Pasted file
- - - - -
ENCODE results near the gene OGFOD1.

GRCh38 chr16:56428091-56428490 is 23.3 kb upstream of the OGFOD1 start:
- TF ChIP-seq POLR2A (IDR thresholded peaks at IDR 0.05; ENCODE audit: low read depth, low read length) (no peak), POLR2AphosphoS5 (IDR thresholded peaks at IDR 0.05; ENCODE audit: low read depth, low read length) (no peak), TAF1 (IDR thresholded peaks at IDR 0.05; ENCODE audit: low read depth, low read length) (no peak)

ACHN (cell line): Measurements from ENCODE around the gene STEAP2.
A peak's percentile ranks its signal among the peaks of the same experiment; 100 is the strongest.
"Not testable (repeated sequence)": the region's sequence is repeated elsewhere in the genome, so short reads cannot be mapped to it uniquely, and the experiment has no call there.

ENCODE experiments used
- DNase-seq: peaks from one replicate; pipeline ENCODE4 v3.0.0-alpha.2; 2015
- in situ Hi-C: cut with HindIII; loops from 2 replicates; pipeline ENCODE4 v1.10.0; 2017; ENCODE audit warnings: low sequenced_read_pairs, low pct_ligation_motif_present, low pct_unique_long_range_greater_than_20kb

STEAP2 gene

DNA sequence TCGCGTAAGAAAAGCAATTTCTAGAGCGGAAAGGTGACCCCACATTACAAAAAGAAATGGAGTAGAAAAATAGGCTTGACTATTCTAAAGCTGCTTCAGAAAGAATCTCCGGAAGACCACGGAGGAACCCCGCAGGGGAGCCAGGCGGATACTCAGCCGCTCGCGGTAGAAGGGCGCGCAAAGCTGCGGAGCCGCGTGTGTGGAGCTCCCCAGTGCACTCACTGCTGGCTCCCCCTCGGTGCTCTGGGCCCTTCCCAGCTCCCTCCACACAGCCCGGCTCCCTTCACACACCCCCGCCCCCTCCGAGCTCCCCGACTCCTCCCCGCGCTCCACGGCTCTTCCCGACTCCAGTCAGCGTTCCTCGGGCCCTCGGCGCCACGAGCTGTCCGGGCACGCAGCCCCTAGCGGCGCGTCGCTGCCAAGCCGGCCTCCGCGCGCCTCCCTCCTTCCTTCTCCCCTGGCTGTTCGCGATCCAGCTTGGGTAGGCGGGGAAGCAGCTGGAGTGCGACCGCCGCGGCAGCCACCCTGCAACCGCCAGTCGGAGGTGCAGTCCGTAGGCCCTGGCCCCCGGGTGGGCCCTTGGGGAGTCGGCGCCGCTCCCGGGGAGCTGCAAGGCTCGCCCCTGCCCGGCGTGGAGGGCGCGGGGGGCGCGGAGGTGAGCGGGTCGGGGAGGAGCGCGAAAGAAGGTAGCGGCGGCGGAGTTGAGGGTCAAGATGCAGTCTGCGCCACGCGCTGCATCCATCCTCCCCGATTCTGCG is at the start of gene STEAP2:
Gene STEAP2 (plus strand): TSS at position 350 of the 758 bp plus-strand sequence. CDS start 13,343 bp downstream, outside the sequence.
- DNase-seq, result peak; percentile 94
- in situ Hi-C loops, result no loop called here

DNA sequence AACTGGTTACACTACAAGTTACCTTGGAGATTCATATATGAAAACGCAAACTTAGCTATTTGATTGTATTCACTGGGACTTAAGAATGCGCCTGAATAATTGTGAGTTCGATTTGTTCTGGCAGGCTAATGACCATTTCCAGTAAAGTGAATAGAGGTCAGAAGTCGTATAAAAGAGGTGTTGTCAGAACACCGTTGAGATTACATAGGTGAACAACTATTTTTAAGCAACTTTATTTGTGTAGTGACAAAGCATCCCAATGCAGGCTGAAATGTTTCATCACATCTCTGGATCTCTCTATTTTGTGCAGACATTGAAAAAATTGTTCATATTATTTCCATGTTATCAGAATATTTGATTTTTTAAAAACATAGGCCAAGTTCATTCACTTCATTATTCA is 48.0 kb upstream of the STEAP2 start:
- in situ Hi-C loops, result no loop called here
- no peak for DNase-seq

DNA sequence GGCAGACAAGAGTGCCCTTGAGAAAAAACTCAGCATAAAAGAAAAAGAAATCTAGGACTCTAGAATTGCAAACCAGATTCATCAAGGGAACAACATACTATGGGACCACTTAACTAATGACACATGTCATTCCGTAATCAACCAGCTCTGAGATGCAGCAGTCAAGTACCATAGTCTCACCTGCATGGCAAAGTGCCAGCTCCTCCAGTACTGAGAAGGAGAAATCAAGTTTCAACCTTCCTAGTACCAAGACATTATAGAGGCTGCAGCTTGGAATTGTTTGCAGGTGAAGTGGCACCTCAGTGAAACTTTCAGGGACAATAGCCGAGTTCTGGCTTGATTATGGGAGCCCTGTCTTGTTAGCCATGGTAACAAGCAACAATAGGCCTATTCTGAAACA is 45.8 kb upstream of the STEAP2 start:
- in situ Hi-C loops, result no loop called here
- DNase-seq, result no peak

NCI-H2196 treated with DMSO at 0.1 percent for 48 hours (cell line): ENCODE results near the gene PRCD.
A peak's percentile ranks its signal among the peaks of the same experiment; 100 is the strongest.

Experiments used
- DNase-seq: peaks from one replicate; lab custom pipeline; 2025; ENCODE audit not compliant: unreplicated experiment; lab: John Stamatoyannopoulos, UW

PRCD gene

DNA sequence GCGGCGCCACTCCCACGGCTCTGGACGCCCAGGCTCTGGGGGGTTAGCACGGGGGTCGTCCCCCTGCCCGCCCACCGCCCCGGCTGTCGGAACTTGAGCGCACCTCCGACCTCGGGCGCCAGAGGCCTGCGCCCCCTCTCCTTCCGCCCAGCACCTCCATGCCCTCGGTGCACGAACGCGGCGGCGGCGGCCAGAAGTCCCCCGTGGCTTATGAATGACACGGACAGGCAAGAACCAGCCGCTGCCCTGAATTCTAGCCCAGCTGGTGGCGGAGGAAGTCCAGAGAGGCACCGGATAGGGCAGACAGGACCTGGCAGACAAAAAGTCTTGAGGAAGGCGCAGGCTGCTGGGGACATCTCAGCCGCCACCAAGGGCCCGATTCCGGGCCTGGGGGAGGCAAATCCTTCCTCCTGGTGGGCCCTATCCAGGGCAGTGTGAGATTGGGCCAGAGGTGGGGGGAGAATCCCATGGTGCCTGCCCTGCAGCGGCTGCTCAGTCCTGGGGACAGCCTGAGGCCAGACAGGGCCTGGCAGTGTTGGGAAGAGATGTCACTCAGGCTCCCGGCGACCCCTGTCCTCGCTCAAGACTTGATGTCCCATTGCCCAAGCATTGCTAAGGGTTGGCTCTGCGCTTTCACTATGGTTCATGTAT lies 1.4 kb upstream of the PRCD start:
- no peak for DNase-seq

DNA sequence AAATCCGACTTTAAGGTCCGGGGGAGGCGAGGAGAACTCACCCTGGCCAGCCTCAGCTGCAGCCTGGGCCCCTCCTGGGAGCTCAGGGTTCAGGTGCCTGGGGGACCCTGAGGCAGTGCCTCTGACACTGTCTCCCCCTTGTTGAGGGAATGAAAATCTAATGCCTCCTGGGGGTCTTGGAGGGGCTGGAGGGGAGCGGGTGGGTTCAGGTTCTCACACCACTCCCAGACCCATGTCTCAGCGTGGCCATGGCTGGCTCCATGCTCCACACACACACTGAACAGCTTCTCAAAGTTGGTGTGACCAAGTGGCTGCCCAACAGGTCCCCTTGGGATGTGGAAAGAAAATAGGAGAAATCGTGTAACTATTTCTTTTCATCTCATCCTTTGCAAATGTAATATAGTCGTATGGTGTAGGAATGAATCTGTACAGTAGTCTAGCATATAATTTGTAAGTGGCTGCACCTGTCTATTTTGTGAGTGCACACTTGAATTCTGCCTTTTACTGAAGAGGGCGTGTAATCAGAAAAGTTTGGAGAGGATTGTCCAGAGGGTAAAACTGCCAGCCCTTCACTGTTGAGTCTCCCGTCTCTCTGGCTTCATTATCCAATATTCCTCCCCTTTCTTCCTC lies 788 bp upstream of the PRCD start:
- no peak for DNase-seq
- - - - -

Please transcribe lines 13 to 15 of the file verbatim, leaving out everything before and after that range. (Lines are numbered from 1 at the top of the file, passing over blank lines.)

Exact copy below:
- DNase-seq, result peak; percentile 94
- in situ Hi-C loops, result no loop called here

DNA sequence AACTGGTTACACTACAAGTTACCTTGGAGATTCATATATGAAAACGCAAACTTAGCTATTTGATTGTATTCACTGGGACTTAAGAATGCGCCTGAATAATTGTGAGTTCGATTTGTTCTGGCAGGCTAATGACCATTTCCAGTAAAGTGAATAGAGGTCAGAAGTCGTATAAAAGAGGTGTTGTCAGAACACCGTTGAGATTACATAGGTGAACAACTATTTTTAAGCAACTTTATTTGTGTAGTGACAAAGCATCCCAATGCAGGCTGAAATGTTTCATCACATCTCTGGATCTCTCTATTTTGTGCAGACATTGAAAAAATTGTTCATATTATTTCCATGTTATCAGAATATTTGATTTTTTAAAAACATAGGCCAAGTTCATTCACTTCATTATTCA is 48.0 kb upstream of the STEAP2 start: